Asia shares near three-week lows, sterling struggles on Brexit woes
SYDNEY (Reuters) – Chinese shares pulled ahead on Tuesday after Beijing confirmed it was still in trade talks with the United States, though sentiment remained fragile in Asia as the pound wallowed near 20-month lows on deepening political turmoil over a Brexit deal.
Chinese Vice Premier Liu He spoke with US Treasury Secretary Steven Mnuchin and Trade Representative Robert Lighthizer on Tuesday, exchanging views on pushing forward the next stage of trade talks, China’s Commerce Ministry said.
The news soothed sentiment somewhat although there were still uncertainties over the prospects for a lasting resolution to a trade dispute that has turned increasingly bitter in the past several months.
Chinese shares opened in the positive territory with the blue-chip index up 0.3 percent. Australian shares gained 0.2 percent while the Aussie bounced too.
However, that barely helped MSCI’s broadest index of Asia-Pacific shares outside Japan which was languishing near a 3-week trough.
Japan’s Nikkei reversed early gains to be down 0.3 percent and Hong Kong’s Hang Seng index eased 0.4 percent.
Analysts expect investors to remain cautious given the uncertainty around a durable trade deal between China and the United States.
“Remember this isn’t the first time these backroom negotiations have tangled a carrot in front of the markets,” said Stephen Innes, head of APAC trading for OANDA.
“And while I view this development as positively significant in the broader context, a trade war is far from over.”
Also weighing on sentiment, British Prime Minister Theresa May abruptly postponed a parliamentary vote on her Brexit agreement on Monday, a move that hit risk assets globally and sent the pound spiraling down to $1.2505.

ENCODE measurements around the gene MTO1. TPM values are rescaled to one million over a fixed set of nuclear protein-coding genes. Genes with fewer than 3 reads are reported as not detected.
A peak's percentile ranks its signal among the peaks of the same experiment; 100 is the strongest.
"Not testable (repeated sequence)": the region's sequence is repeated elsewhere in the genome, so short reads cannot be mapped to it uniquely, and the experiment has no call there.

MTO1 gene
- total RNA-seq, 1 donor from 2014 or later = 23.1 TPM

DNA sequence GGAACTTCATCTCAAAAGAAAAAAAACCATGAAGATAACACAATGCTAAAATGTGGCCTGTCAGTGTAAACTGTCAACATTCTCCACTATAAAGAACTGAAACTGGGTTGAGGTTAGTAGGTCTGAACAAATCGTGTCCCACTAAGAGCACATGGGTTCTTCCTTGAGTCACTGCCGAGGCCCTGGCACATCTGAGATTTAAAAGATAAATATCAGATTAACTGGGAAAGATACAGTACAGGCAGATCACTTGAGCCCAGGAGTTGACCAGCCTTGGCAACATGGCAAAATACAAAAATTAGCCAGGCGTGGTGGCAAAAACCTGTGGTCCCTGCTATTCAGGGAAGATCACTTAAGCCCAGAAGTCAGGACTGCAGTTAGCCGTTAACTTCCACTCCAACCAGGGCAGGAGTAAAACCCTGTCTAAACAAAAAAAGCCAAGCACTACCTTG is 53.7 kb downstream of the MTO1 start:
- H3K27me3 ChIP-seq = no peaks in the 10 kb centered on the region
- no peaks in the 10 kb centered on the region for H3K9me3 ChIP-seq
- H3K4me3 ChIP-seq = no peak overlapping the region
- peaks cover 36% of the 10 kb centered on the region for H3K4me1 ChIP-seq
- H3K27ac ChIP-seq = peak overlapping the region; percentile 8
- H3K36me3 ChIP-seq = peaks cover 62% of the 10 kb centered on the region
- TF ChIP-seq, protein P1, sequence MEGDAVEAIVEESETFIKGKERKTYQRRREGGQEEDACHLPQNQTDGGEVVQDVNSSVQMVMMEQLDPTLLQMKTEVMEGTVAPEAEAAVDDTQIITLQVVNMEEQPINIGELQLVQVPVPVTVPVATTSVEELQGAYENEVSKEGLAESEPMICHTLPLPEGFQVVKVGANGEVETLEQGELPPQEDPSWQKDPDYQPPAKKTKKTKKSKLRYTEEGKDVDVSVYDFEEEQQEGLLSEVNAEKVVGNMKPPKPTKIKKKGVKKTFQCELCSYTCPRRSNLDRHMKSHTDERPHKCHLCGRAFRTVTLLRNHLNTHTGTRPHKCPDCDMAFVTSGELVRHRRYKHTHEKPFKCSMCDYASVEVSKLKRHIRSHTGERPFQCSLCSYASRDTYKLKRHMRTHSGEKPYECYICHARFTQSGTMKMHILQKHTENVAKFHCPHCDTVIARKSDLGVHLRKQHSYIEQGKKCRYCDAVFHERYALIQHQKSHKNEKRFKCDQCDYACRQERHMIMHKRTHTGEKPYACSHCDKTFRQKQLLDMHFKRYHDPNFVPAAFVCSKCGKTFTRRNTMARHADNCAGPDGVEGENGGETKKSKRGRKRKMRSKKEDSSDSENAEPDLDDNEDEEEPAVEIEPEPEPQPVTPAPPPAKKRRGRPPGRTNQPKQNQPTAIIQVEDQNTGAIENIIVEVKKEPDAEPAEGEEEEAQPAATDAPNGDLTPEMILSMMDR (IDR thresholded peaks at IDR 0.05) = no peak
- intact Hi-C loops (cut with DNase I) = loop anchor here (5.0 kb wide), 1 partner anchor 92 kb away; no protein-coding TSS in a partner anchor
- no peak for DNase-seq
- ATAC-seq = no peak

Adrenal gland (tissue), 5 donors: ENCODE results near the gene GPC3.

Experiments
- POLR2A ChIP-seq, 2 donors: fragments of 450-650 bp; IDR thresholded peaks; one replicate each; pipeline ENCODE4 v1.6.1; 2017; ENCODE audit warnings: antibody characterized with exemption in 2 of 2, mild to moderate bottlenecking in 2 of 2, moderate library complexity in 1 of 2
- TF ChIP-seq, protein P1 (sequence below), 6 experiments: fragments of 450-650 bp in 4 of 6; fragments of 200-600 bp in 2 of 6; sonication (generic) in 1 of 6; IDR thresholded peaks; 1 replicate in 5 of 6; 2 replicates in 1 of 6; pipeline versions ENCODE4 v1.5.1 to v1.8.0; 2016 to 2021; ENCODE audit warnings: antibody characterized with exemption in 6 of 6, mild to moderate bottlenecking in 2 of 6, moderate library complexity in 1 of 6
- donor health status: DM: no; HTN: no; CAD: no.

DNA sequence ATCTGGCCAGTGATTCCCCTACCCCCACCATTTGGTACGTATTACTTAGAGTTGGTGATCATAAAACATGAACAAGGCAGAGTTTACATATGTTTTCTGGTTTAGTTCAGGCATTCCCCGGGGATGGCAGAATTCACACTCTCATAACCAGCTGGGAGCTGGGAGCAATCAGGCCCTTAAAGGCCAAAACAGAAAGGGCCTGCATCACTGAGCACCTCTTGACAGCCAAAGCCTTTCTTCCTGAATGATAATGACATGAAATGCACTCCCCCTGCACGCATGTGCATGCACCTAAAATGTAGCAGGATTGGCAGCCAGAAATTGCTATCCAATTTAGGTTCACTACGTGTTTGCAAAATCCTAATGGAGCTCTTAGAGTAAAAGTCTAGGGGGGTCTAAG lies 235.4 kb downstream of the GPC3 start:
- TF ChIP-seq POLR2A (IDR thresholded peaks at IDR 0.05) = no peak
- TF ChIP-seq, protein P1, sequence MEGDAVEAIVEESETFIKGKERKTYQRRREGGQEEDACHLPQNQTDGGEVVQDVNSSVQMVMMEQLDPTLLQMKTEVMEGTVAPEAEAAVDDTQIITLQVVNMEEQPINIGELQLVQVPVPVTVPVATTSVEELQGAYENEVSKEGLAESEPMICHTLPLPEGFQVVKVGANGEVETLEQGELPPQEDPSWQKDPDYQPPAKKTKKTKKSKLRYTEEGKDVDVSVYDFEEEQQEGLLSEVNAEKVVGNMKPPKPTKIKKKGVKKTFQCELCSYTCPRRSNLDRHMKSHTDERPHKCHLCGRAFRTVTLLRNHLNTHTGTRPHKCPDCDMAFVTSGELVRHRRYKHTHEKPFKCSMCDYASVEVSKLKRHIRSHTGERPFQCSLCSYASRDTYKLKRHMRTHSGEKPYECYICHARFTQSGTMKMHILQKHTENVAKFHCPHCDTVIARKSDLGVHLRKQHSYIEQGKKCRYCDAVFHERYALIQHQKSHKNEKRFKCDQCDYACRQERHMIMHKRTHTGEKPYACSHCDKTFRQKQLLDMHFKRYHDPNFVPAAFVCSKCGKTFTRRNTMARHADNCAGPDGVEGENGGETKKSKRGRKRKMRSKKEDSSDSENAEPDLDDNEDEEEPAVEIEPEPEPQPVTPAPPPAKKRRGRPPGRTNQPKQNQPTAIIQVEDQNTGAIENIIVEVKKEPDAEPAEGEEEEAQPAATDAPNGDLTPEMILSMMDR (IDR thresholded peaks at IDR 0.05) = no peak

Disappointing data from major economies including China and Japan have also fanned worries about corporate earnings and factory output, with the Sino-U.S. trade battle clouding the outlook for world growth.
Among emerging markets, investors will focus on India where the central bank governor shockingly resigned on Monday.
“Urjit Patel’s resignation for ‘personal reasons’ goes to reinforce the widened rift between the central bank and the government,” said Robert Carnell, Asia-Pac chief economist for ING. “The news is clearly a significant negative for the markets.”
Singapore Nifty futures slumped almost 2.5 percent on Tuesday to a near six-week trough, indicating a weak opening for Indian shares.
These uncertainties have put the brakes on equities this year, with the MSCI ex-Japan index skidding more than 16 percent after surging 33.5 percent in 2017.
In a global outlook note released late on Monday, BofAML forecast more volatility in 2019 with modest gains in equities and credit, a weaker dollar, widening credit spreads, and a flattening to inverted yield curve.
“The bear market vibe at the end of 2018 is expected to continue, with asset prices finding their lows in the first half of 2019 once rate expectations peak and global earnings expectations trough,” it said.
In currencies, sterling slumped below important chart support around $1.26 on May’s delayed Brexit vote. With European Union refusing to renegotiate the deal lawmakers doubted her chances of winning big changes.
The dollar climbed on the yen to 113.19. An index that measures the greenback against a basket of major currencies has jumped 5.5 percent so far this year on safe-haven demand.
The currency has also gained broadly as the US Federal Reserve stayed on its policy tightening path, although uncertainties over how much further the Fed can tighten have turned bullish dollar bets sour lately.
The dollar index was last down 0.1 percent at 97.134.
In commodities, oil prices echoed the weakness in global stock markets amid worries about a slowdown in demand, dropping 3 percent on Monday.
US crude futures were last up 27 cents at $51.27 per barrel. Brent added 39 cents to $60.36.